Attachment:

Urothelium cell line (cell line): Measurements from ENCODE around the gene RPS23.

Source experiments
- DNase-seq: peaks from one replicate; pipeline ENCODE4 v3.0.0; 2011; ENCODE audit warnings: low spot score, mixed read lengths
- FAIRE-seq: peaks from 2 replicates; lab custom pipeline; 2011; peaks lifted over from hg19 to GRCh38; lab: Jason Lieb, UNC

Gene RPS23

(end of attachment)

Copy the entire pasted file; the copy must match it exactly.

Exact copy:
Urothelium cell line (cell line): Measurements from ENCODE around the gene RPS23.

Source experiments
- DNase-seq: peaks from one replicate; pipeline ENCODE4 v3.0.0; 2011; ENCODE audit warnings: low spot score, mixed read lengths
- FAIRE-seq: peaks from 2 replicates; lab custom pipeline; 2011; peaks lifted over from hg19 to GRCh38; lab: Jason Lieb, UNC

Gene RPS23